340 F2d 603 Coleman v. C Peyton

340 F.2d 603

J. Ferber COLEMAN, Appellant,
Courtland C. PEYTON, Superintendent of the Virginia State Penitentiary, Appellee.

No. 9642.

United States Court of Appeals Fourth Circuit.

Argued January 5, 1965.

Decided January 8, 1965.

Ronald P. Sokol, Charlottesville, Va. (Court-assigned counsel), for appellant.

Reno S. Harp, III, Asst. Atty. Gen. of Virginia (Robert Y. Button, Atty. Gen. of Virginia, on brief), for appellee.

Before HAYNSWORTH, Chief Judge, and SOBELOFF and J. SPENCER BELL, Circuit Judges.


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This is an appeal from the district court's denial, without an evidential hearing, of the petitioner's pro se petition requesting an order commanding the prison officials of the Commonwealth of Virginia to cease and desist from interfering with his rights to use the United States mails. The prisoner's petition alleges in substance that the respondent has refused to mail his letters addressed to the N.A.A.C.P. and the Office of the Attorney General of the United States seeking legal assistance. In addition he asserts that some enclosures were extracted by prison authorities without his knowledge or approval from certain of his letters which were mailed. Finally, the petitioner claims that he "is being denied his right of access to the courts" and that he has been "subjected to personal reprisals" for seeking to acquire counsel to assert his rights under 42 U.S.C.A. § 1983 and 28 U.S.C.A. § 1343(3).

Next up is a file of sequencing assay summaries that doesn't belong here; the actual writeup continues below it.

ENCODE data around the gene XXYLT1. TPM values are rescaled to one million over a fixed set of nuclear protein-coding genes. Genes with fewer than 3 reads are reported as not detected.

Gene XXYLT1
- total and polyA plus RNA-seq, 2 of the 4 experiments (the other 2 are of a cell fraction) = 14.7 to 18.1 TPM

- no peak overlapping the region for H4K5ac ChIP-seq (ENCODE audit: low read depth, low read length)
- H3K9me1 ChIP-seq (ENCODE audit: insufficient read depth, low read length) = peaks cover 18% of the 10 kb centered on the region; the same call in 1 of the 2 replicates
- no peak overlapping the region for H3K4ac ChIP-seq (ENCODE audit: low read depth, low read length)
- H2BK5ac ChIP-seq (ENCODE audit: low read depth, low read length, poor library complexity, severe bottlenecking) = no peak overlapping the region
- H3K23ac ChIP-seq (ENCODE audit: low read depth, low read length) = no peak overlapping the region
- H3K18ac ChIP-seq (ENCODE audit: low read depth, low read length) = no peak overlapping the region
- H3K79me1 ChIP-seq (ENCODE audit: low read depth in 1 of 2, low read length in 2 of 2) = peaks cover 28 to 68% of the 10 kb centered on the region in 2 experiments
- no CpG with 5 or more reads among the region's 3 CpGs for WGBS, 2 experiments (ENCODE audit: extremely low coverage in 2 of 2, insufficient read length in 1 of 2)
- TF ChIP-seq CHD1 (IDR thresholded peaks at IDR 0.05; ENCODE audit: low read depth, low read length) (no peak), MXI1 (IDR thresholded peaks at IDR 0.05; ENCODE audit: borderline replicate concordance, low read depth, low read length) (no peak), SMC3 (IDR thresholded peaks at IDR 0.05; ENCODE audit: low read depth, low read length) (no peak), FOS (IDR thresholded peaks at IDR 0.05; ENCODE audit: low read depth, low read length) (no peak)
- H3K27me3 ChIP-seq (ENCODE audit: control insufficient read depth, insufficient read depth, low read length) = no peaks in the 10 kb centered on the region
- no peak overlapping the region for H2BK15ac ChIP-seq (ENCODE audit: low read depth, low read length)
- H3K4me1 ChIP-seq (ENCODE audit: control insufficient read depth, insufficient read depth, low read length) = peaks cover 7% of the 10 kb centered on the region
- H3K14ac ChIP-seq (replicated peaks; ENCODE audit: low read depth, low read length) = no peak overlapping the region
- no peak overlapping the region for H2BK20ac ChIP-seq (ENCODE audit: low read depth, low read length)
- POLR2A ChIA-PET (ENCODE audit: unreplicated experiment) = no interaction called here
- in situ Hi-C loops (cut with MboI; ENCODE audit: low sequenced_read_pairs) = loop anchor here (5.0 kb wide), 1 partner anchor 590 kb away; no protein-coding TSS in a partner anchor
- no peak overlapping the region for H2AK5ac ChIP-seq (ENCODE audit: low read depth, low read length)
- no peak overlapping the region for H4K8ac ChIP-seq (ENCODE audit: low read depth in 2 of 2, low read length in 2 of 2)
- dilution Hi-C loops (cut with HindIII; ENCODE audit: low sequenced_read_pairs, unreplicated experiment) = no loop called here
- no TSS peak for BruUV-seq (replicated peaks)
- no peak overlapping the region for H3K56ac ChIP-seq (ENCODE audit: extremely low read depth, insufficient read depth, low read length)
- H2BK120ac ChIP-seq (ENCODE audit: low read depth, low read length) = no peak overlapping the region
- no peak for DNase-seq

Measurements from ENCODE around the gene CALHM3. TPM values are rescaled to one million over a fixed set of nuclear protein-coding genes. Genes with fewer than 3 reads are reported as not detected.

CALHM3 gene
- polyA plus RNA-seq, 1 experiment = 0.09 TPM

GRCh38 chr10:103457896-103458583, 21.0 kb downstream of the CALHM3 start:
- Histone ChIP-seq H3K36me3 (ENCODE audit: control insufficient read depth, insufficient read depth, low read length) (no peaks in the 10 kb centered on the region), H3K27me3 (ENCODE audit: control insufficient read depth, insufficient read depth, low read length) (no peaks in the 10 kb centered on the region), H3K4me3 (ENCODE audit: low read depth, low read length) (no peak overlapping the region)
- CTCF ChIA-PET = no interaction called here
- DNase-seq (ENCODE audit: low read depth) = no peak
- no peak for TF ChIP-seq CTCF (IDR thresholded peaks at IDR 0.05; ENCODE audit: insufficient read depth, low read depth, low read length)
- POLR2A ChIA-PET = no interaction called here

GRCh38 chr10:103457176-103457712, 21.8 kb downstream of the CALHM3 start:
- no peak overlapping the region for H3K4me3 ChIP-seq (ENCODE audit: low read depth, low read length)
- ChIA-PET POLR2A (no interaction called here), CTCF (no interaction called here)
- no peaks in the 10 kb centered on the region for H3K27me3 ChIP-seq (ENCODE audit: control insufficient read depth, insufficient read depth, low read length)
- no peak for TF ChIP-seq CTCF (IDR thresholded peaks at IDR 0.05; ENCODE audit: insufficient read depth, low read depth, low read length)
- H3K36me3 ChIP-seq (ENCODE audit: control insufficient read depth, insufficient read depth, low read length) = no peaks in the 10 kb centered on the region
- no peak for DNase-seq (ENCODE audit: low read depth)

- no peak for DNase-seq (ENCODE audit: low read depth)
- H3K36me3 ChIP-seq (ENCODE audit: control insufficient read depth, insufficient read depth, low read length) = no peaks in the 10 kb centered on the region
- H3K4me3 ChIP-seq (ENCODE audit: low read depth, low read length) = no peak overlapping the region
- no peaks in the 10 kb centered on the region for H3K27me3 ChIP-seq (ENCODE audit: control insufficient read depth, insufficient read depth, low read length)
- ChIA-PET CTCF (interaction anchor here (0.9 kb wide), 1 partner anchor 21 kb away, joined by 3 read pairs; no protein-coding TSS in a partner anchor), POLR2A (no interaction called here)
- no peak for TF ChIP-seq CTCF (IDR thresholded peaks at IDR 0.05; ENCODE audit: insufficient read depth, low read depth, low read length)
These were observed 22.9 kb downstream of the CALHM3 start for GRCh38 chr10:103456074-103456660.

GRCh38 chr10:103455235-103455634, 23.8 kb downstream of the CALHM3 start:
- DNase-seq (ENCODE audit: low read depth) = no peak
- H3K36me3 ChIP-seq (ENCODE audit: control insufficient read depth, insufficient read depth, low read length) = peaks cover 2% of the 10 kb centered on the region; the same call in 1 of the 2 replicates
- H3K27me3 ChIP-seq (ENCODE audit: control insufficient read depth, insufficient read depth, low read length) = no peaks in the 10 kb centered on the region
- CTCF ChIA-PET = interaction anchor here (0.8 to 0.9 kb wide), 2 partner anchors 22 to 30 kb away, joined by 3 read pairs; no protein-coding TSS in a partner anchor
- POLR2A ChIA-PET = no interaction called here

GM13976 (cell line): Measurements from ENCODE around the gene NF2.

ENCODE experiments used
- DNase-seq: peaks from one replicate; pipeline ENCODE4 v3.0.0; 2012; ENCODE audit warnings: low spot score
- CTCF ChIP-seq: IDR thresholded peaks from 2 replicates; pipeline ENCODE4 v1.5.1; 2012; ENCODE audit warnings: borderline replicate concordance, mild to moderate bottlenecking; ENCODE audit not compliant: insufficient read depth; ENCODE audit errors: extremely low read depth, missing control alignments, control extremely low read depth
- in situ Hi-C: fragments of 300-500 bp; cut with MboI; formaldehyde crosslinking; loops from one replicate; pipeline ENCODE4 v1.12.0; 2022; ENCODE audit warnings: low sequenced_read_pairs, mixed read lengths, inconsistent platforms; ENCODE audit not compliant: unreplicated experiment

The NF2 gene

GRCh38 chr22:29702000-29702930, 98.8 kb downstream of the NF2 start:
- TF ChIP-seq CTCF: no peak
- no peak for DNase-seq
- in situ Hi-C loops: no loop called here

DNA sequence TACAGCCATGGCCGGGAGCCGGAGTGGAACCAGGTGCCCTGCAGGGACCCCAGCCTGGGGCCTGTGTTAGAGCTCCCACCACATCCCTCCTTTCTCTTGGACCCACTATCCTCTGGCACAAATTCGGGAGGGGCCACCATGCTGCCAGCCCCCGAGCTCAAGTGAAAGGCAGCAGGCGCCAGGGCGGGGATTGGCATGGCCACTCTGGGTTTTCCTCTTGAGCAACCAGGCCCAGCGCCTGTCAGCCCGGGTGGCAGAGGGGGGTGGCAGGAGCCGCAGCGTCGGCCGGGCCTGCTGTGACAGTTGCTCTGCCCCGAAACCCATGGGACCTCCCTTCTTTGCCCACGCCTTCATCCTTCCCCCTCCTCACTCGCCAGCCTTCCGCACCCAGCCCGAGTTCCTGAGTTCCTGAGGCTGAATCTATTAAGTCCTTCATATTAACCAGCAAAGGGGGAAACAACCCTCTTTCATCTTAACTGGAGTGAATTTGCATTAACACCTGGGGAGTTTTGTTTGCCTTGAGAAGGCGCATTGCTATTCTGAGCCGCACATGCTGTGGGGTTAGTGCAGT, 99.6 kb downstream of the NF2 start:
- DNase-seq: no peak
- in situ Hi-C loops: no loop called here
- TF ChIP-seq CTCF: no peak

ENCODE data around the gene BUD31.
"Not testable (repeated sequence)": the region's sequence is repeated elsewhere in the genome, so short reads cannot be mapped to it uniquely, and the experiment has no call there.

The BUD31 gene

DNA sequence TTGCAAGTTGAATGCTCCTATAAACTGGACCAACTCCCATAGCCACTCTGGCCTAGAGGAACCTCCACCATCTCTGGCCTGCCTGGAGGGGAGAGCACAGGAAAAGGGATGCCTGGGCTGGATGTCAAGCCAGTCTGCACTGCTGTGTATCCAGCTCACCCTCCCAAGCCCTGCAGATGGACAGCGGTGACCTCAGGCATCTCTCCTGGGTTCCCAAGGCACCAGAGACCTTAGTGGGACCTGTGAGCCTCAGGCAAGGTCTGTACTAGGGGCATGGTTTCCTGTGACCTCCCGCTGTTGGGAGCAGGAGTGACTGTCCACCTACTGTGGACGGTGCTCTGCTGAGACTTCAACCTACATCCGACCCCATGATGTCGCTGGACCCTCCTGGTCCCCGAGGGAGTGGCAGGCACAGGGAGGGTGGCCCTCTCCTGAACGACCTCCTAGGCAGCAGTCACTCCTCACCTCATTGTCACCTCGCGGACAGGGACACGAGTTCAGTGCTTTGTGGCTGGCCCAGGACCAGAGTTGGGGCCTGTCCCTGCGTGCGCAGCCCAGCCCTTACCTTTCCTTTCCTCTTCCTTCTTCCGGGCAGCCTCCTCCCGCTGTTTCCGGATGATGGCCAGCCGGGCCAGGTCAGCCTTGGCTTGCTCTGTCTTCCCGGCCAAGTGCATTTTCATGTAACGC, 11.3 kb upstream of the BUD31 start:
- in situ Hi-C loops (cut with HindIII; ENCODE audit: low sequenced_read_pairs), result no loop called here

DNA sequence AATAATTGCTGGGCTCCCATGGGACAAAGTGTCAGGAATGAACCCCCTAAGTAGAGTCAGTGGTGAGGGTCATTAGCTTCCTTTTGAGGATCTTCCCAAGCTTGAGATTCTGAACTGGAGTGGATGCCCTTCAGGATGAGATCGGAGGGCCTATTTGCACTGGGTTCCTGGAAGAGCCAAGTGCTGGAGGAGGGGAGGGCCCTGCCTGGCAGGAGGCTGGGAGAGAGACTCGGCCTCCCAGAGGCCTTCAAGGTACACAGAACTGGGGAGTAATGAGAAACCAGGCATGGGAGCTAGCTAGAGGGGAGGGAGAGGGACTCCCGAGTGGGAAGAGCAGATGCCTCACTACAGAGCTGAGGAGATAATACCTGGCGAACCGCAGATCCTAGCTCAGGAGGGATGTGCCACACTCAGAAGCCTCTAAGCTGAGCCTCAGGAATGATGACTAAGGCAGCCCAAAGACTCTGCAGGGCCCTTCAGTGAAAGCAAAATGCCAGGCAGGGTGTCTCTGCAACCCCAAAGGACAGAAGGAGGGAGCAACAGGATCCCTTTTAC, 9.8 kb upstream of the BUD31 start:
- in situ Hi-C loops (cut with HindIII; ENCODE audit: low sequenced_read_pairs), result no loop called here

Some of these allegations are concededly rather vague and general, and the petition contains no particularized statement of background facts and conduct. However, we feel that claims of legal substance should not be forfeited because of a failure to state them with technical precision. Brown v. Allen, 344 U.S. 443, 502, 73 S.Ct. 397, 97 L.Ed. 469 (1953) (separate opinion of Frankfurter, J.). Coleman's petition alleges nonfrivolous matters which, if true, entitle him to the requested equitable relief.


We think the district court should either offer the petitioner counsel to assist him in amending his petition or afford him an opportunity to particularize his allegations. The court may then consider whether the petition sufficiently supports its general allegations of nonfrivolous matters to justify an evidential hearing.


Vacated and remanded.